An experienced Child Development expert, Dr Cathrine is available to answer your questions about bedwetting and your child.
I am assuming you are currently under the care of a specialist so I am reluctant to give any specific advice around treatment as I do not want to counteract any advice or treatment plan you are currently following. It may, however, be worth exploring the use of conditioning alarm which can be used in conjunction with your medication. This is unlikely to help with your daytime continence but can train your body at night to respond to and wake up when your bladder is full and needs emptying. You can certainly continue to use DryNites as a form of management, both day and night. be sure to change these regularly throughout the day to avoid leakage or odour. I would recommend speaking with your doctor to see if you qualify for financial support to help cover the ongoing costs of your DryNites.
All the best,
The time between achieving daytime control and nighttime continence is quite variable with many children not achieving nighttime control until school age. Bedwetting is typically not seen as an issue or condition until children are at least 5 or 6 years of age - with the majority of children up to the age of 7 outgrowing this phase on their own. Unlike toilet training, which is conscious and deliberate, nighttime bladder control is more dependent on maturation of children’s nervous systems and bladder so it is much more challenging to train a child a night. Training at night usually involves the use of a conditioning alarm (also commonly referred to as a bedwetting alarm), this works by helping your son learn to recognise the need to pass urine and either wake-up and go to the toilet or learn to hold on until morning. The conditioning approach is based on the theory that by repetitively waking a child at the time of urination the child becomes conditioned into recognising that urination is about to occur. This method requires a great deal of commitment on behalf of the family, as parents need to take initial responsibility in ensuring their child wakes in response to the alarm. Treatment can take up to 6 months, with about a third of children experiencing relapse. Motivation is a big factor in determining success which is why we often do not recommend introducing the alarm before the age of 6. In the meantime you can encourage healthy bladder habits by getting your daughter to drink water regularly throughout the day - limit dairy intake after 6 pm and avoid foods and drinks high in sugar and caffeine (like hot chocolate) as these can stimulate the kidneys. If your daughter continues to refuse to wear nappies you could try her in DryNites these are made to look more like undies and can be more appealing to older children who have outgrown the nappy stage.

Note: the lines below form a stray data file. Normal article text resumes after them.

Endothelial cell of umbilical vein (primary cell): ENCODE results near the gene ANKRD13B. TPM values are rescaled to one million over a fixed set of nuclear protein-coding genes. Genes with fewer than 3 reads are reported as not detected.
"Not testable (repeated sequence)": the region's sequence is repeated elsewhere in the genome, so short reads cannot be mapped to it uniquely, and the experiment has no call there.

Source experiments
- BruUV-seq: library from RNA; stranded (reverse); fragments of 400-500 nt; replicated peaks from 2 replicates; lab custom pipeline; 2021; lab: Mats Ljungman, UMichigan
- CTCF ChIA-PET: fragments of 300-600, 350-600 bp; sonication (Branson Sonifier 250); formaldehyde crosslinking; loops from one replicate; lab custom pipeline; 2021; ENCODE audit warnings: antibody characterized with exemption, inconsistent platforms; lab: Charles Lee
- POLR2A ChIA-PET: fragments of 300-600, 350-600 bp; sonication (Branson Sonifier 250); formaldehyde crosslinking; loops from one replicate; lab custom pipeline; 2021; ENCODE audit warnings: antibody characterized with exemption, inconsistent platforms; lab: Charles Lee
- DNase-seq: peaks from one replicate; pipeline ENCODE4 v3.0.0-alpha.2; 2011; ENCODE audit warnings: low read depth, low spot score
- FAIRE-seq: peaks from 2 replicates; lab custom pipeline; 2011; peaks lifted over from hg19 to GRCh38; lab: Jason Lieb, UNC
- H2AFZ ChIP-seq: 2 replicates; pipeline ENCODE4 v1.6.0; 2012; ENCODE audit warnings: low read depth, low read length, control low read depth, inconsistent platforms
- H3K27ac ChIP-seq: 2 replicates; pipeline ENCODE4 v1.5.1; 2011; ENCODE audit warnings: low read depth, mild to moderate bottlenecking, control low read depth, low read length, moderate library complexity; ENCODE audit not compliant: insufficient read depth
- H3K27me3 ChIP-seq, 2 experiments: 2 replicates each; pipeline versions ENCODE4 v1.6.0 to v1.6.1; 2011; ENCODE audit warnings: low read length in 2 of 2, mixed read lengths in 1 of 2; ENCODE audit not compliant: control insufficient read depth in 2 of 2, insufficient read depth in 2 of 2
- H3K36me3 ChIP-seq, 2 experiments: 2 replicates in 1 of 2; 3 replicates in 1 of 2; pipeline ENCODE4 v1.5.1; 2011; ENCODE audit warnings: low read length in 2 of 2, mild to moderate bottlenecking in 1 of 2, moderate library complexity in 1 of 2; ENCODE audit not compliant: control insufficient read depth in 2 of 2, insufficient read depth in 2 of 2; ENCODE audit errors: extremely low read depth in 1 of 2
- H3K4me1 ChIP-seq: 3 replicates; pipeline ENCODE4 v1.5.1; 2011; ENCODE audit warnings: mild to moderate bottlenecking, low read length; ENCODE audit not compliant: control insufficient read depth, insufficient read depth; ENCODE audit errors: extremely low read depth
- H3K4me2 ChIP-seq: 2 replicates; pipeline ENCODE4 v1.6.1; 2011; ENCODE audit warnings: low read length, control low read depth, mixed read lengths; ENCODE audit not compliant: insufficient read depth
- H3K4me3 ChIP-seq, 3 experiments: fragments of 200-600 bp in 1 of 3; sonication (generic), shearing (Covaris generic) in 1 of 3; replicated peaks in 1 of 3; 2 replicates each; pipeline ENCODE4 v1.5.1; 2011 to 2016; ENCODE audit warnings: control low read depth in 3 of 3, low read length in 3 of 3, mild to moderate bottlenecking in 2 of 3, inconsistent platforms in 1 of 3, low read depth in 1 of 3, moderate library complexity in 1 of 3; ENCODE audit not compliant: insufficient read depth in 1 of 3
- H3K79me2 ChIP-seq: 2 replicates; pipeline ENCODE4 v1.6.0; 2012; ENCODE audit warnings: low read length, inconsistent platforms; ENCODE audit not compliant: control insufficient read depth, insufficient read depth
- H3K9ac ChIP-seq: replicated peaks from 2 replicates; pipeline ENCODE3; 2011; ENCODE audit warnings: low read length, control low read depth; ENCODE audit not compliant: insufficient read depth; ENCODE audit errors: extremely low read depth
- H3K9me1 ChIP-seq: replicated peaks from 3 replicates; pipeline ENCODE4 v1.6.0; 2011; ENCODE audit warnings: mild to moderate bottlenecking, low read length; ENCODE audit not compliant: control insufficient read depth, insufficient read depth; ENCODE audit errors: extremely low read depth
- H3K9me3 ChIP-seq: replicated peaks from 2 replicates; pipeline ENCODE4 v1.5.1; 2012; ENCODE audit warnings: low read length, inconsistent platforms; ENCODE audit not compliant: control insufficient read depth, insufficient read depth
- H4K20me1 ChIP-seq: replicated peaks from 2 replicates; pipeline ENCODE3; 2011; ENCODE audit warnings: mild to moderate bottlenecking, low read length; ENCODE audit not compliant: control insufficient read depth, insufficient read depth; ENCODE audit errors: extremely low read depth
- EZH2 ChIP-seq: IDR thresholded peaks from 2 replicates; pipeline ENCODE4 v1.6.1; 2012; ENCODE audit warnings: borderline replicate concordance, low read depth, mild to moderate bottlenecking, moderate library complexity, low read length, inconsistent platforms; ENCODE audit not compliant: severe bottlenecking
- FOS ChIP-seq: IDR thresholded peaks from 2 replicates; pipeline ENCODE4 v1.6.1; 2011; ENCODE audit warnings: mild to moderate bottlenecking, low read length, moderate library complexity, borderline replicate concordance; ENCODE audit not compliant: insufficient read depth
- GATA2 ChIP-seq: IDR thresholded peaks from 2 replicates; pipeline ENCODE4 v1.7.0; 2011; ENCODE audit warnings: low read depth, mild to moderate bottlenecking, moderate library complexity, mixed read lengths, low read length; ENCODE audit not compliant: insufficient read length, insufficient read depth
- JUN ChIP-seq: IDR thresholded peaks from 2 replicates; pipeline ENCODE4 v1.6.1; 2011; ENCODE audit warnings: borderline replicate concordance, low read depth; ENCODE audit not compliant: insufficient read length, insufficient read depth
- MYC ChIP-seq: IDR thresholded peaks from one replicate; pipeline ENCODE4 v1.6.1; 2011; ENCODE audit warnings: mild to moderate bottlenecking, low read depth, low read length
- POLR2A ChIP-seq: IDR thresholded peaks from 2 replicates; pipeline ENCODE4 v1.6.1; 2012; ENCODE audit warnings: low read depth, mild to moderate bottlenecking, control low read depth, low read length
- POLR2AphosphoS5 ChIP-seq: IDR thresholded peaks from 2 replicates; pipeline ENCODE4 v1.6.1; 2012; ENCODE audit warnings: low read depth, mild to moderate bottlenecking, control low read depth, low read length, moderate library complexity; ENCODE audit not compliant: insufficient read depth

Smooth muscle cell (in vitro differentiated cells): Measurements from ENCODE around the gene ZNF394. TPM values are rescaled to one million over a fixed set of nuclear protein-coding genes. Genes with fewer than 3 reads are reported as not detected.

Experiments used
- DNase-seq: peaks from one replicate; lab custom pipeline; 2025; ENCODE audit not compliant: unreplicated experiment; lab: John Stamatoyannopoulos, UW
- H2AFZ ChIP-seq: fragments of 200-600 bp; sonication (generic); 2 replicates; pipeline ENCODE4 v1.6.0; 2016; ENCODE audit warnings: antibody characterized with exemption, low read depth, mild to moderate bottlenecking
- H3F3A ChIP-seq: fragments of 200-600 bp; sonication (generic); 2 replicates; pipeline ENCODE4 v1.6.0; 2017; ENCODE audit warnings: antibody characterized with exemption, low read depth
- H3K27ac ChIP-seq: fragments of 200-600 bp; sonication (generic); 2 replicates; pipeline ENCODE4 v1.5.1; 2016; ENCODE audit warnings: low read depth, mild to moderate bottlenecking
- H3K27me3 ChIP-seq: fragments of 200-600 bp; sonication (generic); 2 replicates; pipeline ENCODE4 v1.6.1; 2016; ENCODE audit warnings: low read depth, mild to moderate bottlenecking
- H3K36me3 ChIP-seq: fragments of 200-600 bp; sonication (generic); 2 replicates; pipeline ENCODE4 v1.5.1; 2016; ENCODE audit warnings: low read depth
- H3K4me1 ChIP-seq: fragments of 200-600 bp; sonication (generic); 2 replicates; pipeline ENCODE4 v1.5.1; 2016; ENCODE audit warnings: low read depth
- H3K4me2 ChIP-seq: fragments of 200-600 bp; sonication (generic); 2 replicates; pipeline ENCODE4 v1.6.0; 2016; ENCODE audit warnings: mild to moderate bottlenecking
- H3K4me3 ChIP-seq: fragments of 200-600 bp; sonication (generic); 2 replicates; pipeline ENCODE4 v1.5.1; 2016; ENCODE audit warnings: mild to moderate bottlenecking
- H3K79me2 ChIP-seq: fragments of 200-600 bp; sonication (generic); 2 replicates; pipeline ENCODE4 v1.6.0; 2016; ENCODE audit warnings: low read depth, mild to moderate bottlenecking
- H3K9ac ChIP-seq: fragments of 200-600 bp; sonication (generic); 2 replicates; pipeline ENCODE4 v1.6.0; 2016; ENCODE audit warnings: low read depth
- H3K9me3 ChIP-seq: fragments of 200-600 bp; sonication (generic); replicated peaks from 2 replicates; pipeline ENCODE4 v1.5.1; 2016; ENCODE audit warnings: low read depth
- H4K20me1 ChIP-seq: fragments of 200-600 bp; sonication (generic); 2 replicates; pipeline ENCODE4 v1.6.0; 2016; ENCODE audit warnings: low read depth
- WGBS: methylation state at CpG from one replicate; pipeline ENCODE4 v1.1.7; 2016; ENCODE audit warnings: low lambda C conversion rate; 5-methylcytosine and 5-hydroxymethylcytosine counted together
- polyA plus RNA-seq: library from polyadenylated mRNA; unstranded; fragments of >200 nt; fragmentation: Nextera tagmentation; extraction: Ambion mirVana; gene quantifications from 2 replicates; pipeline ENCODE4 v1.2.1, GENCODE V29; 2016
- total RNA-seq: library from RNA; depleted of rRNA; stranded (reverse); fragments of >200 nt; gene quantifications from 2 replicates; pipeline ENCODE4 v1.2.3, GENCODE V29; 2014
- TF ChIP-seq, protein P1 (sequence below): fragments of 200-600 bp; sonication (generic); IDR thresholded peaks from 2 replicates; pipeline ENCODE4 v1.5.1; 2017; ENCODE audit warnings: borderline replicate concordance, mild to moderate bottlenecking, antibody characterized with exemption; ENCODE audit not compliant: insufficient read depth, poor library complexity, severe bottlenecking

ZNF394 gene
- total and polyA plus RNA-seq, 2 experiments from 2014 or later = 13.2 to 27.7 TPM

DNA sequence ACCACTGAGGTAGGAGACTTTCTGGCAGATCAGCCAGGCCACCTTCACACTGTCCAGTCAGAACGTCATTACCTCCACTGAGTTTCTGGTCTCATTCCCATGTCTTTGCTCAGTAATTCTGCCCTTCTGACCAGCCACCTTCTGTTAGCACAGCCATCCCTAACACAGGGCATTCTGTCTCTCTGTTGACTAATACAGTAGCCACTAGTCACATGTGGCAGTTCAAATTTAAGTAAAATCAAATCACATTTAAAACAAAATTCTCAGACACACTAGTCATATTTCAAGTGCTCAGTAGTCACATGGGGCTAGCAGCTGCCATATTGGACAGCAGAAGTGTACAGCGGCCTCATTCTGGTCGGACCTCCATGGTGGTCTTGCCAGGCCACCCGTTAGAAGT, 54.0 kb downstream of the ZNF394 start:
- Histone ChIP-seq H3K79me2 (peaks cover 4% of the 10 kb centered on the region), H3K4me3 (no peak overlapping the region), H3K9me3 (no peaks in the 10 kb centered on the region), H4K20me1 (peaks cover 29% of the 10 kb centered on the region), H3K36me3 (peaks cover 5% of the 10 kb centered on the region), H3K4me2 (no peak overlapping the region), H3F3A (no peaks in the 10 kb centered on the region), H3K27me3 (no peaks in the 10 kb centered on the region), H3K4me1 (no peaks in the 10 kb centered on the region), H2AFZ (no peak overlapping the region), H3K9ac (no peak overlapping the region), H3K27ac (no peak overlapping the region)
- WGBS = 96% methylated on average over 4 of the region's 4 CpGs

Given his age and the frequency of his wetting I would certainly recommend taking him to see a doctor. While many children his age do outgrow bedwetting on their own without the need for intervention - children who experience nightly bedwetting like your son are less likely to be able to achieve nighttime continence without some form of intervention or treatment. It is important that when you do go down the treatment path you do this with the support of a continence specialist - the more guidance and support you receive the more likely you will achieve dry nights! In the meantime it is fine to continue with the limited drinks after 6pm and toileting just before bedtime - it's also worth checking his diet as high levels of dairy in the evening (after 6pm) can place additional pressure on his bladder as does food and drink with high sugar and salt content. Do not cut out dairy completely as this is essential for healthy bone growth and development.
DryNites have been specifically designed to cater for older children so that they do not feel that they are wearing a nappy to bed, and therefore do not impact negatively on their self-esteem. You can certainly request a sample off the website to see which size provides the best fit for your son.
It is not unusual for children to return to wetting at night at times of high stress – and moving house can certainly be a causes of stress among young children. If her return to bedwetting is in direct response to getting used to her new surroundings then we typically find that children stop wetting once they feel better about the situation. In saying this it is always a good idea to have children checked by their GP when they experience a return to wetting. A return to wetting can also result from such things as urinary tract infection and constipation so it is worth ruling these out. When children experience significant changes in their life such as moving to a new house it is important to provide lots of emotional support and minimize any other changes in their life. Young children take great comfort from the familiar – check that she is happy with how her new room is set-up – even a shift in furniture can sometimes be disturbing. With respect to managing her bladder – make sure she drinks water regularly throughout the day, its fine to taper off in the evening or restrict fluids just before bedtime - and make sure she empties her bladder fully just before going to sleep. Avoid overtiredness as this can make it more difficult to wake in response to a full bladder. All the best!